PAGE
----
The world’s 10 richest men have doubled their fortunes during the COVID-19 pandemic, according to a report released Monday by advocacy group Oxfam, highlighting how the global health crisis has widened the gap between haves and have-nots as well as the need for political intervention to address these “deadly” inequalities.
While the wealth of the world’s 10 richest men more than doubled – from around $700 billion to $1.5 trillion between March 2020 and November 2021 – the incomes of around 99% of people in the world fell during this period, and more than 160 million people were forced into poverty, adds the Oxfam report.
The poverty and economic justice advocacy group calculated the wealth gains of the ultra-elite based on Forbes real-time data on billionaires. The richest men were Elon Musk, Jeff Bezos, Bernard Arnault and his family, Bill Gates, Larry Ellison, Larry Page, Sergey Brin, Mark Zuckerberg, Steve Ballmer and Warren Buffett.
Information on the decline in income for the Global 99% was drawn from World Bank data, Oxfam said in its methodology.
The calculations also indicate that the wealth of the world’s billionaires has increased more since the onset of COVID-19 than in the past 14 years.
“Billionaires had a terrible pandemic. Central banks pumped billions of dollars into financial markets to save the economy, but much of that ended up lining the pockets of billionaires in the midst of a stock market boom,” he said. said Gabriela Bucher, executive director of Oxfam International. statement on Monday accompanying the latest report.
Bucher added that if the 10 richest men in the world lost 99% of their wealth, they would still be richer than 99% of everyone on this planet.
The wealth of the world’s billionaires tends to be more tied to stocks than their less wealthy counterparts. In the United States, the wealthiest 1% of households in the United States own more than half of all publicly traded stocks in the market, according to Federal Reserve Data, and the poorest 50% of households own less than 1%.
While the pandemic recovery of the labor market and the economy as a whole continues to falter, the stock market has rallied strongly since March 2020, in part due to the monetary policies adopted by the Federal Reserve – resulting in gains of massive wealth, often untaxed, for the rich and leaving behind the poor who have no market share.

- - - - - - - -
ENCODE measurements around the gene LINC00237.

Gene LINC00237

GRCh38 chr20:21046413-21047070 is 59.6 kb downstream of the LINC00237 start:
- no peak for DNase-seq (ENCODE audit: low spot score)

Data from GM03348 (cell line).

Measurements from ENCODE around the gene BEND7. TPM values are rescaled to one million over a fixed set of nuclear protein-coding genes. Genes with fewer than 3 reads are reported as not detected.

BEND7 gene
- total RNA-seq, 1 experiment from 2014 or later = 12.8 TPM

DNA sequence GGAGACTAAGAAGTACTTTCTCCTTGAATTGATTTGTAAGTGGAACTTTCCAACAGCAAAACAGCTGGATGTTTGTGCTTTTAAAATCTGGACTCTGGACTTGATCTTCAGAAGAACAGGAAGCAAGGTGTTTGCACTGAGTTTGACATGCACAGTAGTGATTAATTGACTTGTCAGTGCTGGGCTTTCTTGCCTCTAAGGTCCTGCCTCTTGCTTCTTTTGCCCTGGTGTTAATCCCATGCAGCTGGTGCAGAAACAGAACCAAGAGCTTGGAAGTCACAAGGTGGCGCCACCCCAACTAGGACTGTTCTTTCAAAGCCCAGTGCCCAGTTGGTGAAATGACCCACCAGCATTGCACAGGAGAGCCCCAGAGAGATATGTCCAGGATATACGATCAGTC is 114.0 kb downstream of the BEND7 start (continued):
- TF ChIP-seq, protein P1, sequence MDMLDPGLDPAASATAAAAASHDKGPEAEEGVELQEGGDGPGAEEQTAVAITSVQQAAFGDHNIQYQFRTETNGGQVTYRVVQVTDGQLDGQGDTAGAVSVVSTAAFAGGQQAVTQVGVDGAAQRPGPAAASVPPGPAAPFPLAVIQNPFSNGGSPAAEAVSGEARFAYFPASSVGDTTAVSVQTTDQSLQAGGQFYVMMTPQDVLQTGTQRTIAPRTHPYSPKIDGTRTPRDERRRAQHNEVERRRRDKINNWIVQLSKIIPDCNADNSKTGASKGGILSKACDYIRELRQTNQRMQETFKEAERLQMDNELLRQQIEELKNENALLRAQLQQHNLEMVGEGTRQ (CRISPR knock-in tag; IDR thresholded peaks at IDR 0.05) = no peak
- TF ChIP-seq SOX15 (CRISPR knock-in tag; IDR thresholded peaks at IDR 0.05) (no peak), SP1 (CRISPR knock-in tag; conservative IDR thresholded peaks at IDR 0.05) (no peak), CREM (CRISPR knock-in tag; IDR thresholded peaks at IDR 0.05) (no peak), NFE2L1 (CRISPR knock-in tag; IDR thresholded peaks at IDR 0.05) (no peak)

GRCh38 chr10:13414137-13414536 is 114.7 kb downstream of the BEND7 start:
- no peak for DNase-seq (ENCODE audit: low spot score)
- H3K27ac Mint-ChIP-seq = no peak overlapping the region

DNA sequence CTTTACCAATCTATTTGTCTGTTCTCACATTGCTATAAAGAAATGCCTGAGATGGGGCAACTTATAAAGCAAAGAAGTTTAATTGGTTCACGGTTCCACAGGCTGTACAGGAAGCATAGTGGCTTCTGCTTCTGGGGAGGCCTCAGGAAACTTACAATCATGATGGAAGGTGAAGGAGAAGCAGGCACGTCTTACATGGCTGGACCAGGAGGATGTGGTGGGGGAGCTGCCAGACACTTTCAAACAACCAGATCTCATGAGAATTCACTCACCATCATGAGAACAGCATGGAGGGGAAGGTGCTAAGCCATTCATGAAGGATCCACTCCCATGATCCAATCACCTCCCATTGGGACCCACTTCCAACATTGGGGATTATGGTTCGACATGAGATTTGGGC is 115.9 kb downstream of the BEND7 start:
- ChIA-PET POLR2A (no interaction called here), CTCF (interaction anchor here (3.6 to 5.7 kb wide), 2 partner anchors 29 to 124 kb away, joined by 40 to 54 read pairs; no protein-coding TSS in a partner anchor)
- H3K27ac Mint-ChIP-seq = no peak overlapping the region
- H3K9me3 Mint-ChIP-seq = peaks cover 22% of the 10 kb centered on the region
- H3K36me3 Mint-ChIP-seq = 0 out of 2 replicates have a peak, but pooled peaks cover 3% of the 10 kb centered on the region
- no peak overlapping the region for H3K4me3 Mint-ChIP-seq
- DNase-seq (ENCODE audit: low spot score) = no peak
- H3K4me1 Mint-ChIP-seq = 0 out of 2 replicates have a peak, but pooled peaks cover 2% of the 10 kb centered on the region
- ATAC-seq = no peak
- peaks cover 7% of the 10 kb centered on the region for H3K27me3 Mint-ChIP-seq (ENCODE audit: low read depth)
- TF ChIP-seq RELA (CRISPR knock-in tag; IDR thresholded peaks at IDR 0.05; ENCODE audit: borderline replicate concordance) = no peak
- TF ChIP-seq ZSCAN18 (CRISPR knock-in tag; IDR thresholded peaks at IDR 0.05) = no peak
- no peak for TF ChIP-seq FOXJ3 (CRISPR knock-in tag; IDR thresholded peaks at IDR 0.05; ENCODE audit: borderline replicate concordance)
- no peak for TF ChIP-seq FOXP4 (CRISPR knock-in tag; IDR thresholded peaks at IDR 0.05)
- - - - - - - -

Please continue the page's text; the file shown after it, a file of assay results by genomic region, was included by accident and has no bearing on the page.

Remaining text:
Oxfam said this gross inequality is killing people through lack of access to healthcare, hunger and more. The group advocates for a tax on the ultra-rich to address these deadly inequalities.
Bucher added that taxation is one of the main ways to begin to “repair the violent harms of this obscene inequality.”
The report calling for a new tax targeting the world’s richest comes after a survey of taxes on billionaires, published by non-profit news organization ProPublica last year, found that the ultra-rich are able to use loopholes to avoid paying taxes on wealth gains. .
The ProPublica report published tax documents on the wealthy and said that while the median US household paid 14% of its income to federal taxpayers, the 25 wealthiest Americans had a so-called average “effective tax rate” of only 3.4% of the amount their wealth grew each year between 2014 and 2018. This was largely due to keeping their reported income, and therefore reported income tax, at just a fraction of what It’s actually their net worth and the storage of most of their wealth in stocks – which are taxed only once they’re sold.
The Oxfam report cited these differing tax rates and advocates that billionaires pay taxes each year on their increased wealth – whether or not those gains are realized (i.e. if a billionaire sells the stock after it has increased in value or keeps it to avoid paying tax on those gains).
While the idea of a billionaire tax has gained momentum in Washington and beyond in recent years, particularly during the pandemic, it has faced an uphill battle in its implementation. . Critics call these types of taxes on unrealized gains unconstitutional based on the definition of income.
Oxfam researchers, meanwhile, see a tax on the wealthy as an imperative and obvious way to tackle “deadly inequality” caused by the pandemic.
“One of the most powerful tools we have to combat this gross and deadly level of inequality is to tax the rich,” Abby Maxman, head of Oxfam America, said in a statement Monday. “Instead of lining the pockets of the ultra-rich, we should be investing billions of dollars in our economy, our children and our planet, paving the way for a more equitable and sustainable future.”